Running Head: Gender Difference In Book Carrying
Gender Differnces In Book
Carrying Styles Of Individuals of Different Ages
Yoshua U. Kushkituah
This study was conducted to determine whether gender differences affected book and bag carrying styles. Jenni (1976) and Thommen et al. (1993) examined carrying behavior between genders. Due to limitations in their studies, the current study believed there could also be differences in bag carrying styles. Naturalistically, an equal amount of males and females were observed. This was completed in major academic buildings throughout the day. Faculty, staff, and students had an equal opportunity to be observed. The results show our study replicated Jenni's: females use Type I (books in front of body), males preferred Type II (books at side of body). For bag carrying, males prefer backpacks, while females prefer one/two-strap bags. However, no differences exist in carrying style.
Gender Difference In Book Carrying
There has always been a difference in the way the two genders do things in life. From smaller things that are always overlooked, to major things that are more obvious, these differences has existed throughout the existence of life. It is natural for the sexes to have dissimilarities in the way they do or view various things. As human beings, we can not let it end there, but rather, we must ask why. This study examines the difference of a particular habit of the two genders, book carrying.
This subject has been investigated by a couple researches already. Mary A. Jenni (1976-1978), has examined the carrying styles of individuals as well as Evelyne Thommen, Emiel Rieth, and Christiane Steffen (1985-1990). They have done similar researches on the topic considering the relationship of gender and method of book carrying. Though both of their observational researches had similarities, they also had minor dissimilarities, with major differences in their results.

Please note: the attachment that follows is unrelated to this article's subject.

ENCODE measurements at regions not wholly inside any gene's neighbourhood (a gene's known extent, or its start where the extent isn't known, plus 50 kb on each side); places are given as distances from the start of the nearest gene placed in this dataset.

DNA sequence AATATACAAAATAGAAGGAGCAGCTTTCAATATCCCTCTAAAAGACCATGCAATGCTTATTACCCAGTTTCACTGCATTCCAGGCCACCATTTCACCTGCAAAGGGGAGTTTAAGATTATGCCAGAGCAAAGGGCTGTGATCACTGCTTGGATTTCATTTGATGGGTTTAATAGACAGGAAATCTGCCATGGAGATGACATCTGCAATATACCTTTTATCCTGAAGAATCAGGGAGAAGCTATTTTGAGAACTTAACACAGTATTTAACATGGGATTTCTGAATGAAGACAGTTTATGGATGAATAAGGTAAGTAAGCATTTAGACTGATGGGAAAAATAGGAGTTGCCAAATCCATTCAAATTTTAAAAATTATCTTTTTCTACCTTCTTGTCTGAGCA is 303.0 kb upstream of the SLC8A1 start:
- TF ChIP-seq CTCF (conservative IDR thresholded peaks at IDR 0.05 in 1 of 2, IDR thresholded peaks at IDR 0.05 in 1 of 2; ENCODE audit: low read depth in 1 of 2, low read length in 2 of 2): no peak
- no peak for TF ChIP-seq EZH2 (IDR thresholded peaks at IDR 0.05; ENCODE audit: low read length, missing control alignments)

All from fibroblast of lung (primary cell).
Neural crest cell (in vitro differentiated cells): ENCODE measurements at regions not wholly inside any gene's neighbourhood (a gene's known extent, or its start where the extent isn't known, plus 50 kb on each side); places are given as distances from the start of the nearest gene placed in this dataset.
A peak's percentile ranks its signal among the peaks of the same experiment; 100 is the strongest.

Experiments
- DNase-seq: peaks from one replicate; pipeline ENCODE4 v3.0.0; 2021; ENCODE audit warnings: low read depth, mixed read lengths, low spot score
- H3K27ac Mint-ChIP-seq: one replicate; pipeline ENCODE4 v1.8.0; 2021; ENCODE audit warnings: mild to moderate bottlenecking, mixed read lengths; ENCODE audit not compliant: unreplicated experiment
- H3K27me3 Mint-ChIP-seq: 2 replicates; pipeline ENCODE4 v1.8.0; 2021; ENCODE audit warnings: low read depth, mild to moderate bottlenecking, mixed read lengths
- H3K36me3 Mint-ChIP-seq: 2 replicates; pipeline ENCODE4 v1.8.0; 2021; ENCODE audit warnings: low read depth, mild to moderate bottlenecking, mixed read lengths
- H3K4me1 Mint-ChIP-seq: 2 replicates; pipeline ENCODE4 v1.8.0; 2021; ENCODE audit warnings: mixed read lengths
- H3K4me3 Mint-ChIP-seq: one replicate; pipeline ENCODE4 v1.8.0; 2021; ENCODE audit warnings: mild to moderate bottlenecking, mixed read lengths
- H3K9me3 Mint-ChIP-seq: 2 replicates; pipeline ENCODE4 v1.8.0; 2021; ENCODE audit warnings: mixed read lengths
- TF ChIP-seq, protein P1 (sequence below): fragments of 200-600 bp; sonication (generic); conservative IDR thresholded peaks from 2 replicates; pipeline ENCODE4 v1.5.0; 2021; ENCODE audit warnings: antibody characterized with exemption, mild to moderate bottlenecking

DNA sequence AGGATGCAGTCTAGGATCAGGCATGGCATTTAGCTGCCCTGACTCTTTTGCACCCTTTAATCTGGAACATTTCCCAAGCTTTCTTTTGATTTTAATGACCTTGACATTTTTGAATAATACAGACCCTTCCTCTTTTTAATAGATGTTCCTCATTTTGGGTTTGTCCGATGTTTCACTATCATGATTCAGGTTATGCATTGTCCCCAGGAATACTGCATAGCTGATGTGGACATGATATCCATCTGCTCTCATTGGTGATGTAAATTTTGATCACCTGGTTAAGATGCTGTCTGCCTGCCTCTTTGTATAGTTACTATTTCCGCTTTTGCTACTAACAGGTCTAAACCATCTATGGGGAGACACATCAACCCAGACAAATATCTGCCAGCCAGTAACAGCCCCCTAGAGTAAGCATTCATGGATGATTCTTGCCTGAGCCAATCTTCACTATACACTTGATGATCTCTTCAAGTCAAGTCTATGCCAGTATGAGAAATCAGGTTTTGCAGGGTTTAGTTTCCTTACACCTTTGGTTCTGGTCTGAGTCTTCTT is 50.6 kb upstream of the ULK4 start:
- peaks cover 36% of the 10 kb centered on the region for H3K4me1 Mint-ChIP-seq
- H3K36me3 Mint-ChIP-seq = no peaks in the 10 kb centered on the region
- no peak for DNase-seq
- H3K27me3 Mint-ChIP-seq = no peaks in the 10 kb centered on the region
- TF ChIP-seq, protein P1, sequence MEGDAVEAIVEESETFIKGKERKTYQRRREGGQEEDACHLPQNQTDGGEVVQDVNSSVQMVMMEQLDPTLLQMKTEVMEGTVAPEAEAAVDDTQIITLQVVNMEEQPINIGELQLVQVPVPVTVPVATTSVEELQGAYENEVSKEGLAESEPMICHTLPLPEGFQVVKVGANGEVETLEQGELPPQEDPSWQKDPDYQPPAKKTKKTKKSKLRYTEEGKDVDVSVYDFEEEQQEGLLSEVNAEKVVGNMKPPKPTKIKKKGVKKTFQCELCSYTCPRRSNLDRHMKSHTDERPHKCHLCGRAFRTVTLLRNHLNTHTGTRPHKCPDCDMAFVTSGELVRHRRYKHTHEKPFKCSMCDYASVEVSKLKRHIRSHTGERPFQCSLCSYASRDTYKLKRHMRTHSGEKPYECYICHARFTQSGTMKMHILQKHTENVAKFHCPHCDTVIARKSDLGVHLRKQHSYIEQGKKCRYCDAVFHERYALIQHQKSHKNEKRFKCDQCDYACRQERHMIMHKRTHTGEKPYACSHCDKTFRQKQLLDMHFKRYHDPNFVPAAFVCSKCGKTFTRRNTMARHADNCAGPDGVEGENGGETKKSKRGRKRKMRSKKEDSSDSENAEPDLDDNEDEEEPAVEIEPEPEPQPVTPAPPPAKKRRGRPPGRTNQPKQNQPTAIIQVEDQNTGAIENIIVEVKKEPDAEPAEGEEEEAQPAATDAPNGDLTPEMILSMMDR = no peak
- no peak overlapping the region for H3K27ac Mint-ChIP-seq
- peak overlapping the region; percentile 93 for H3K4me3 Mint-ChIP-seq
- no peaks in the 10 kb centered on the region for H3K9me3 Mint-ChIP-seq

Mary Jenni based her research on three types of carrying styles; 1) Books partially cover the front of body. A) one arm wrap around books B) both arms wrapped around books 2) Books at side of body C)Arm fully extended at side of body. D) Arm fully extended at side of body E) Elbow flexed, books raised along side of body 3) Any variety of positions characteristic of neither type 1 nor 2. Jenni researched 6 colleges, 2 high schools, and a public library in the United States, Canada, and Central America (ages mixed between approximately 18-75). As a result of Jenni’s research, she found that mostly females tend to use Type 1 method of book carrying (82%Females,3%males), mostly Method A, as males tend to dominate the Type 2 style (96%males,16% females), mostly Method D. She also noticed that females used Type 2 more often then males used Type 1. Also, she found that 2% of the females and 1% of the males used the “other” methods.
Thommen et al., using the same labels of carrying styles, though, has come up with a rather different result. His study was based in the University of Geneva, Switzerland. Thommen et al. took another approach to the study, he wanted to prove that other factors may have lead to the results of the gender’s choice of book carrying. A total of 2602 adult subjects were observed, 1257 males and 1345 females. He found that from 43-60% females used the Type 2 method which was dominated by males in Jenni’s observation, where she reported approximately 16% females used this particular method. He also reported that the men dominated the Type 2 method with more then 90% usage.